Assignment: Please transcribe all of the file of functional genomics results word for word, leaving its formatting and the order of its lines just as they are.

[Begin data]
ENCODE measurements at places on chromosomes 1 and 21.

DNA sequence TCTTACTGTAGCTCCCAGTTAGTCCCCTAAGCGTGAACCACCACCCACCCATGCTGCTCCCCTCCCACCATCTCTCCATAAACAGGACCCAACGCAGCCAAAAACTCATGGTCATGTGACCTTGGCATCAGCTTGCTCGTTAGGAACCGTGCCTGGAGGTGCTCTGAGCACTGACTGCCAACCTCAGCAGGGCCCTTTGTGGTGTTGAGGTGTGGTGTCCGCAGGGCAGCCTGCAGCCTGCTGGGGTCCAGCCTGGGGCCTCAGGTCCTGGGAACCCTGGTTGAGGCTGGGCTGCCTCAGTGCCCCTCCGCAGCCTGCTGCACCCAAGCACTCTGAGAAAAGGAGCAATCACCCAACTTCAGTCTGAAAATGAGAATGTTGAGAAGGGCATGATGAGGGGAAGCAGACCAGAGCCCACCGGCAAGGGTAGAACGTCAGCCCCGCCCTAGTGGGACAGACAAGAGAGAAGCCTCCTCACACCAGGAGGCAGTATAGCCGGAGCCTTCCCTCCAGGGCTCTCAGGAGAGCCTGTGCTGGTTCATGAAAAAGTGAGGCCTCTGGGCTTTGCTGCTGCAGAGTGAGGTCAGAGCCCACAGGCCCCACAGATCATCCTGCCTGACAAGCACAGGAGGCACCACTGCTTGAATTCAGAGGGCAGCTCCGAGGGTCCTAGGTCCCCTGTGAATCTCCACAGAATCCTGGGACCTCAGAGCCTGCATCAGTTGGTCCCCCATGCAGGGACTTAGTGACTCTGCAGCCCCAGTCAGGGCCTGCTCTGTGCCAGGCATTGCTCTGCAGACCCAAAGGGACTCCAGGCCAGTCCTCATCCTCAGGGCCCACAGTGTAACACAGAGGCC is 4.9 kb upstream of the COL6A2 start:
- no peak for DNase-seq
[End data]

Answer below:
ENCODE measurements at places on chromosomes 1 and 21.

DNA sequence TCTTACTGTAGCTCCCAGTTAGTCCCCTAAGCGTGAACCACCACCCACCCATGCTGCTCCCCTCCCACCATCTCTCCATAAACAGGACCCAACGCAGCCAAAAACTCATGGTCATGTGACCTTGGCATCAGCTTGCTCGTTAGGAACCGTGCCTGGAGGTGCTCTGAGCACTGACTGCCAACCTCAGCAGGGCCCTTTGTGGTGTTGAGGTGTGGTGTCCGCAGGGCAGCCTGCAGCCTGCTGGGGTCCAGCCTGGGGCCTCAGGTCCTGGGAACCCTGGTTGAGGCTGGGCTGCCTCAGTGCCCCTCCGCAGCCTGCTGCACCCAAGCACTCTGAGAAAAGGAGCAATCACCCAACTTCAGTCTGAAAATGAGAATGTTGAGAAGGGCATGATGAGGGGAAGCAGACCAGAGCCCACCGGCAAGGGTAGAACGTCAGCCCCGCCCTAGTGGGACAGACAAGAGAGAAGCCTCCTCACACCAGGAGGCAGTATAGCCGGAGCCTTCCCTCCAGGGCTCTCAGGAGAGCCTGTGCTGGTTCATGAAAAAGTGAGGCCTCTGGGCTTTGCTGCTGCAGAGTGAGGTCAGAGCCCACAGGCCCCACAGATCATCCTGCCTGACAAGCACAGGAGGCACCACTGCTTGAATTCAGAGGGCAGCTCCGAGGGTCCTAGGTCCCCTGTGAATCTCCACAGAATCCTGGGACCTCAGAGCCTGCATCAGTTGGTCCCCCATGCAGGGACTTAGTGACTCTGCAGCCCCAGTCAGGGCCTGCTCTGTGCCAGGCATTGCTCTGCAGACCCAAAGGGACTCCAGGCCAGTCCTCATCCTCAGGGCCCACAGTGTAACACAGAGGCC is 4.9 kb upstream of the COL6A2 start:
- no peak for DNase-seq